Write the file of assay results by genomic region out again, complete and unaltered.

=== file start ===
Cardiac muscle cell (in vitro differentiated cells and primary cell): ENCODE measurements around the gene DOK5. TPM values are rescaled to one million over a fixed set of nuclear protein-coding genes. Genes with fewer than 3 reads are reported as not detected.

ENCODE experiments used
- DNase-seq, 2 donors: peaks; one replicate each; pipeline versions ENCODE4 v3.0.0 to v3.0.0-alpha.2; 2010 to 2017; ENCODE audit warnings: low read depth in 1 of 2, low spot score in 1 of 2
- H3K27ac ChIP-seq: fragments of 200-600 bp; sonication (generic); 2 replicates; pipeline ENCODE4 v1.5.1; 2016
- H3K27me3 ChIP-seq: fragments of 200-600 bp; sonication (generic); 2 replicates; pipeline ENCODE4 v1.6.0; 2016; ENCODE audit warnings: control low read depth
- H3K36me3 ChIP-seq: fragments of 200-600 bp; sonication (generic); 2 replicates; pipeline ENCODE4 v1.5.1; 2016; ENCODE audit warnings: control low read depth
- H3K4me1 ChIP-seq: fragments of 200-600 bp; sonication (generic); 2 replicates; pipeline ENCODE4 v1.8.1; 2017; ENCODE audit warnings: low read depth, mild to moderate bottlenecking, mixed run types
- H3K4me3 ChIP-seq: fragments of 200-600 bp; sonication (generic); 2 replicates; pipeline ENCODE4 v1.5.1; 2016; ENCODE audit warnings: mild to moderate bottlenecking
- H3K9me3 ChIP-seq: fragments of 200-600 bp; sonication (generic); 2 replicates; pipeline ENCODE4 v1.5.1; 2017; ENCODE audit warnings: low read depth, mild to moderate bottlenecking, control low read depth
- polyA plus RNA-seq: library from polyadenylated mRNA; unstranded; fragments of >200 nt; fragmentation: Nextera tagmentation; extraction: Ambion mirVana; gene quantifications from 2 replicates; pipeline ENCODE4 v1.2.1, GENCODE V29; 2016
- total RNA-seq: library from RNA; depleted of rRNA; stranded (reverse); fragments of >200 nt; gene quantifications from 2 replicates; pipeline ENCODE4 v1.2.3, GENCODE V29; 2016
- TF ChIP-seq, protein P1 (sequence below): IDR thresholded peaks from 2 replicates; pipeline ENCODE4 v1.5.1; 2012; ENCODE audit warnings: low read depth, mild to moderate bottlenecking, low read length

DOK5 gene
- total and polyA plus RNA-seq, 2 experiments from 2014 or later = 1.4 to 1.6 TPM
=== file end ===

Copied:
Cardiac muscle cell (in vitro differentiated cells and primary cell): ENCODE measurements around the gene DOK5. TPM values are rescaled to one million over a fixed set of nuclear protein-coding genes. Genes with fewer than 3 reads are reported as not detected.

ENCODE experiments used
- DNase-seq, 2 donors: peaks; one replicate each; pipeline versions ENCODE4 v3.0.0 to v3.0.0-alpha.2; 2010 to 2017; ENCODE audit warnings: low read depth in 1 of 2, low spot score in 1 of 2
- H3K27ac ChIP-seq: fragments of 200-600 bp; sonication (generic); 2 replicates; pipeline ENCODE4 v1.5.1; 2016
- H3K27me3 ChIP-seq: fragments of 200-600 bp; sonication (generic); 2 replicates; pipeline ENCODE4 v1.6.0; 2016; ENCODE audit warnings: control low read depth
- H3K36me3 ChIP-seq: fragments of 200-600 bp; sonication (generic); 2 replicates; pipeline ENCODE4 v1.5.1; 2016; ENCODE audit warnings: control low read depth
- H3K4me1 ChIP-seq: fragments of 200-600 bp; sonication (generic); 2 replicates; pipeline ENCODE4 v1.8.1; 2017; ENCODE audit warnings: low read depth, mild to moderate bottlenecking, mixed run types
- H3K4me3 ChIP-seq: fragments of 200-600 bp; sonication (generic); 2 replicates; pipeline ENCODE4 v1.5.1; 2016; ENCODE audit warnings: mild to moderate bottlenecking
- H3K9me3 ChIP-seq: fragments of 200-600 bp; sonication (generic); 2 replicates; pipeline ENCODE4 v1.5.1; 2017; ENCODE audit warnings: low read depth, mild to moderate bottlenecking, control low read depth
- polyA plus RNA-seq: library from polyadenylated mRNA; unstranded; fragments of >200 nt; fragmentation: Nextera tagmentation; extraction: Ambion mirVana; gene quantifications from 2 replicates; pipeline ENCODE4 v1.2.1, GENCODE V29; 2016
- total RNA-seq: library from RNA; depleted of rRNA; stranded (reverse); fragments of >200 nt; gene quantifications from 2 replicates; pipeline ENCODE4 v1.2.3, GENCODE V29; 2016
- TF ChIP-seq, protein P1 (sequence below): IDR thresholded peaks from 2 replicates; pipeline ENCODE4 v1.5.1; 2012; ENCODE audit warnings: low read depth, mild to moderate bottlenecking, low read length

DOK5 gene
- total and polyA plus RNA-seq, 2 experiments from 2014 or later = 1.4 to 1.6 TPM